The relevant legal term is "puffery": "[a] term frequently used to denote the exaggerations reasonably to be expected of a seller as to the degree of quality of his product, the truth or falsity of which cannot be precisely determined."

    reply to this | link to this | view in thread ]

  12. icon
    James Burkhardt (profile), 15 Jan 2019 @ 8:49am

    Re: Re: Re:

    In fact, they don't even need to improve on the current standard. They explicitly aren't improving on the standard, as their competitors are treating the same upgrade as the current standard.

    AT&T is selling you a DVD standard update, calling it a blu-ray while admitting its just a Dual Layer DVD, but the blu-ray standard doesn't exist, and everyone else is still just calling it DVD. But it doesn't matter, because there is no Blu-ray standard that you can claim you were expecting to get.

    reply to this | link to this | view in thread ]

  13. icon
    norahc (profile), 15 Jan 2019 @ 9:24am

    Re: Umm

    "Umm
    "if I have now occupied beachfront real estate in my competitors' heads, that makes me smile."

    You haven't occupied beachfront property. You have occupied property a mile from the water, thrown some sand on the lawn and called it beachfront."

    More likely it's a port-a-pot with sand on the floor.

    reply to this | link to this | view in thread ]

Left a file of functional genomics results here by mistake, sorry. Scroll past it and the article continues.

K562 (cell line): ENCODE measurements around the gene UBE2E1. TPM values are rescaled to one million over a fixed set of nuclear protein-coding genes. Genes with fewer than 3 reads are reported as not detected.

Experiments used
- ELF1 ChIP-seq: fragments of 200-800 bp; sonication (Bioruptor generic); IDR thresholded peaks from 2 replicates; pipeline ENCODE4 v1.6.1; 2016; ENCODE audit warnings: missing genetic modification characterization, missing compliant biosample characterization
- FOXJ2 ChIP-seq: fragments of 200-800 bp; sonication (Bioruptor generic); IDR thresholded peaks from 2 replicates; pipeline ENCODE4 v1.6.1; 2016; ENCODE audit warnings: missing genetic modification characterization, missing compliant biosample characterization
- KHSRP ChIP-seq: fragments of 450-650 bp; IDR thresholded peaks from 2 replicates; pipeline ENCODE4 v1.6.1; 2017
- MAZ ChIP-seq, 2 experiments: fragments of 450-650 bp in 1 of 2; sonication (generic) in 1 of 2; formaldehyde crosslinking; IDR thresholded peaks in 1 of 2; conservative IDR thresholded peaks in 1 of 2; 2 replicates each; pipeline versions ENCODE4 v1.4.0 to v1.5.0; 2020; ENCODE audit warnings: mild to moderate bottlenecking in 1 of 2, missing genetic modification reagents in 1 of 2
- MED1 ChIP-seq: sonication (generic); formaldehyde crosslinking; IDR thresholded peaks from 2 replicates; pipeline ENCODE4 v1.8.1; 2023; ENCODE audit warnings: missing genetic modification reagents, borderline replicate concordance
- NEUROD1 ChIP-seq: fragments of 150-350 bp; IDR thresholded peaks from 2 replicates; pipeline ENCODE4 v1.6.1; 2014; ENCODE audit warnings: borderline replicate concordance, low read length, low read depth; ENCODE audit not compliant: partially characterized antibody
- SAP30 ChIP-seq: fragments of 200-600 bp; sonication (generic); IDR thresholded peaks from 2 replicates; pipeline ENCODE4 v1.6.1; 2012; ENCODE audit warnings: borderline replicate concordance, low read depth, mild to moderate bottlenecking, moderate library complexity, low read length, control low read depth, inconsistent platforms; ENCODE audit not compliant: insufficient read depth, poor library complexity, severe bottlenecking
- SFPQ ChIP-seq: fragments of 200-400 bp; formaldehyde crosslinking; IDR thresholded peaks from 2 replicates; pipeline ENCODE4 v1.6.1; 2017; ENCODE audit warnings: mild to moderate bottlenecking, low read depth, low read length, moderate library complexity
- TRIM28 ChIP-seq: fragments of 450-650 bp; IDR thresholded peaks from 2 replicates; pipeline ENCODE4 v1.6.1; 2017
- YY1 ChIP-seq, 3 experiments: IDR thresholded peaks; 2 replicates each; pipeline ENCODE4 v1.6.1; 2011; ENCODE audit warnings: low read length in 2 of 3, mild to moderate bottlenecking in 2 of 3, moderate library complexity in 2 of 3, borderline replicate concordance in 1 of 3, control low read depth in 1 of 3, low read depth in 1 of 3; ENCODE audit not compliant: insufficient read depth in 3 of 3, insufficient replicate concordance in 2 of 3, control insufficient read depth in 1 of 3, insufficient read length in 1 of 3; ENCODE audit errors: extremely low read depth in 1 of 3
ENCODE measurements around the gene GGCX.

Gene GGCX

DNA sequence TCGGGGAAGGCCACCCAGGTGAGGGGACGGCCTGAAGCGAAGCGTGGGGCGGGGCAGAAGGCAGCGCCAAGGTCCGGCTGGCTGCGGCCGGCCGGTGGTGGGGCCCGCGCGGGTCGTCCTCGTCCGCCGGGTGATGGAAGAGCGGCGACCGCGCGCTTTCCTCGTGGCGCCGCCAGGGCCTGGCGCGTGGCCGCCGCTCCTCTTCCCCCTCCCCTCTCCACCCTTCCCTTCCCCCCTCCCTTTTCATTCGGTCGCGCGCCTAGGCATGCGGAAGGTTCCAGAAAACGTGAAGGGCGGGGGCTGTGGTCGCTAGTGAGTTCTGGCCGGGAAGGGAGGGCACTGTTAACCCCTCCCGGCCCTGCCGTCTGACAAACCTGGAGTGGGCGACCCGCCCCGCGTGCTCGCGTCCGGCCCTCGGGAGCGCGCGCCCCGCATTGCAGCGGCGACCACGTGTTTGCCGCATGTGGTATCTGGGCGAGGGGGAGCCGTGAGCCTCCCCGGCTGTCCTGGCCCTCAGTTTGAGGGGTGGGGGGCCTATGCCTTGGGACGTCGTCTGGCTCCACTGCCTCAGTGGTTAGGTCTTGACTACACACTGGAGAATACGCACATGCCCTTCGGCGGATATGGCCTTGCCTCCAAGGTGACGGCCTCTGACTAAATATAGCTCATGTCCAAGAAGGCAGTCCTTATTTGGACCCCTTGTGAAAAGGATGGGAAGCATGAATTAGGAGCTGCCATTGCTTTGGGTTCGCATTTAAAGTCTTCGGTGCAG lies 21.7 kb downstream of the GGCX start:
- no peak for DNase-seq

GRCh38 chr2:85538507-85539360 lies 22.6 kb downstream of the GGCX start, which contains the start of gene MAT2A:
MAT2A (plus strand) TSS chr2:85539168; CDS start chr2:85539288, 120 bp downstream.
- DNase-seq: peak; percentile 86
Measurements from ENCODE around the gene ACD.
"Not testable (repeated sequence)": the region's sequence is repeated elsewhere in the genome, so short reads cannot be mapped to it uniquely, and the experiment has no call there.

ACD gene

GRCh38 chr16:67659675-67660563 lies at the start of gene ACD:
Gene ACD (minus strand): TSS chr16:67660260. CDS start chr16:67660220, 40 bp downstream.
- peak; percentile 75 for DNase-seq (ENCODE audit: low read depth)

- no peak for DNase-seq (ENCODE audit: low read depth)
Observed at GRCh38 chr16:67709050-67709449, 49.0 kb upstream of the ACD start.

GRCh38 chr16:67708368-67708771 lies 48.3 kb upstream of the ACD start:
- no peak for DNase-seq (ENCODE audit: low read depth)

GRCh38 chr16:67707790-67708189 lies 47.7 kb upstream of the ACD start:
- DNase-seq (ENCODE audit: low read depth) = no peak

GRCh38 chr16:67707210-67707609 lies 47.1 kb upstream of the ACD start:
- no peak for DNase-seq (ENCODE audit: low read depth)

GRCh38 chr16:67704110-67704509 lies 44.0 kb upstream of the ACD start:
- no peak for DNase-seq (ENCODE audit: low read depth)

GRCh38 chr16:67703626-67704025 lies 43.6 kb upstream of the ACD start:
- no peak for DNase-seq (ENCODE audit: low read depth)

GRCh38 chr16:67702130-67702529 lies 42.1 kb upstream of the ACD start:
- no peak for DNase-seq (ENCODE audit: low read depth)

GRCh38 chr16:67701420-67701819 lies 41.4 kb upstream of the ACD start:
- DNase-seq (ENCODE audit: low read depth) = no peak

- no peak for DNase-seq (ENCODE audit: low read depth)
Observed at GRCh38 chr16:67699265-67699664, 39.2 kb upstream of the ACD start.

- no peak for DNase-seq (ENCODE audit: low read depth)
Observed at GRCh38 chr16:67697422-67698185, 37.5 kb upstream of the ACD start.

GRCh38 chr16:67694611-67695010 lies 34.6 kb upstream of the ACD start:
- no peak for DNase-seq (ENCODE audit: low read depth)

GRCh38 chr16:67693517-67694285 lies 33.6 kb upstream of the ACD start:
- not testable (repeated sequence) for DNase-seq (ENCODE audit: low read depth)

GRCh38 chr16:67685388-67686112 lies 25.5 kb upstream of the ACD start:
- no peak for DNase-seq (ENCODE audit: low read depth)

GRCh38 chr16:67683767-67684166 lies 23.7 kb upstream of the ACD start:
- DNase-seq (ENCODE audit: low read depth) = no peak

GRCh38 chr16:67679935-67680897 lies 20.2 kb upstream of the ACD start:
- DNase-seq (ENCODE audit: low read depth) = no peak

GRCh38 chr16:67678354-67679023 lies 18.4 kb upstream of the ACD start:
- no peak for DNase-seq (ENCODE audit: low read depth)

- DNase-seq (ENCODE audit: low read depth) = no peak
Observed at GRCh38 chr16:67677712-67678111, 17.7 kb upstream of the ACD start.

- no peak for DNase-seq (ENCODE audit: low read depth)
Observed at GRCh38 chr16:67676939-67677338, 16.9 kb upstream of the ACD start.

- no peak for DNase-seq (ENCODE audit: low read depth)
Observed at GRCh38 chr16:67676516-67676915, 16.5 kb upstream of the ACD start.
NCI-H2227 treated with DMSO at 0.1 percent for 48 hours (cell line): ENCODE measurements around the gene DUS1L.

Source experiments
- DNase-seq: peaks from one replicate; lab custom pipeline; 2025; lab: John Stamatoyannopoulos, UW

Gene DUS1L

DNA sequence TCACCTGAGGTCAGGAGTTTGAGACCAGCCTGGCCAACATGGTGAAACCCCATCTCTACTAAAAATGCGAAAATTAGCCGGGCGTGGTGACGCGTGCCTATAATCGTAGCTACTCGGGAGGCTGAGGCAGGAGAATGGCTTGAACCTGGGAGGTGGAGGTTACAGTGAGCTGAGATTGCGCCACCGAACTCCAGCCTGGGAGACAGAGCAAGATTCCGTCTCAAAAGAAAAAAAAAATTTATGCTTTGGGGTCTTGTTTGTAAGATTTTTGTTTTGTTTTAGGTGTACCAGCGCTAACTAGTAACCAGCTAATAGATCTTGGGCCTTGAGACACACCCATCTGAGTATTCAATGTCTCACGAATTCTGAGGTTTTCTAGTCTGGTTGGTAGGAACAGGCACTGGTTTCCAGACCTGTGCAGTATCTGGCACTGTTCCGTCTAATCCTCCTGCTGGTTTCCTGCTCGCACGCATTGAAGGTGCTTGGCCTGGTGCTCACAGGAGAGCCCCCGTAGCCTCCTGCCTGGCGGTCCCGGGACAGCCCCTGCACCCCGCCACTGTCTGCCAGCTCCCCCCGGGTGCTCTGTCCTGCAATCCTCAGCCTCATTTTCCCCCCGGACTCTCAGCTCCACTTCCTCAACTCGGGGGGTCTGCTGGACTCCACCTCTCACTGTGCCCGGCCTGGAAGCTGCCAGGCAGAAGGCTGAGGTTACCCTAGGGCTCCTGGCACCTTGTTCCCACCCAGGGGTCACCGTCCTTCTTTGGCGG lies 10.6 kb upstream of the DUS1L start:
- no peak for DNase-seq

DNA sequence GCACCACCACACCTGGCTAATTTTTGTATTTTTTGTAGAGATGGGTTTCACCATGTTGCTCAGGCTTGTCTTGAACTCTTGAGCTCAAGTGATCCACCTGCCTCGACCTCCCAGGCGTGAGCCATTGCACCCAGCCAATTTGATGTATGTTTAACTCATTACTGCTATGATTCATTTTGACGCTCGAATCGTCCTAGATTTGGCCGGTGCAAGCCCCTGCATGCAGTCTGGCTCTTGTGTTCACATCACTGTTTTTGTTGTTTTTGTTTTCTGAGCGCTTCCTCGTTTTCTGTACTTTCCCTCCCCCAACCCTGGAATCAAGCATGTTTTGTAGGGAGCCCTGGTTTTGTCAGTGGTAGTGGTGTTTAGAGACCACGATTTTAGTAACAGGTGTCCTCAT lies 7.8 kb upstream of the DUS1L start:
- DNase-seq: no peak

14. icon
    Anonymous Anonymous Coward (profile), 15 Jan 2019 @ 9:35am

    Re: Re: Re: The emperor's new gaslit clothes

    It sounds more like they are creating a religion. It has many of the same characteristics, and expects others to accept things on faith.

    reply to this | link to this | view in thread ]

  15. icon
    Coyne Tibbets (profile), 15 Jan 2019 @ 9:58am

    Label wars

    See how funny they think it is when, next month, Veriz-Mobile puts out phones saying, "6G E" and starts crowing about ATTs antiquated technology.

    After all, if it's only just the label that matters...

    reply to this | link to this | view in thread ]

  16. identicon
    Anonymous Coward, 15 Jan 2019 @ 10:00am

    Re: Label wars

    But T-Mobile already beat both of them to "9G", so it would be a race to second place.

    reply to this | link to this | view in thread ]

  17. identicon
    Anonymous Coward, 15 Jan 2019 @ 10:04am

    That Donovan Smiles at Shit IS NOT News

    "...if I have now occupied beachfront real estate in my competitors' heads, that makes me smile."

    None of AT&T's competitors envies the occupation of a beach with sewage outfalls.

    reply to this | link to this | view in thread ]

  18. icon
    Coyne Tibbets (profile), 15 Jan 2019 @ 10:04am

    Re: Re: Label wars

    At "18G" our phone is twice as good.

    reply to this | link to this | view in thread ]

  19. icon
    UniKyrn (profile), 15 Jan 2019 @ 10:08am

    Another Tantrum & Threat

    That was my nickname for them. These are probably the same execs that thought a time protocol with an accuracy of +/- 128ms, could be used for circuit testing using packets with a round-trip time of 1ns or less.

    They knew it was a lie, but those tests get trotted out to prove a customer is getting their contractual bandwidth and latency.

    reply to this | link to this | view in thread ]

  20. icon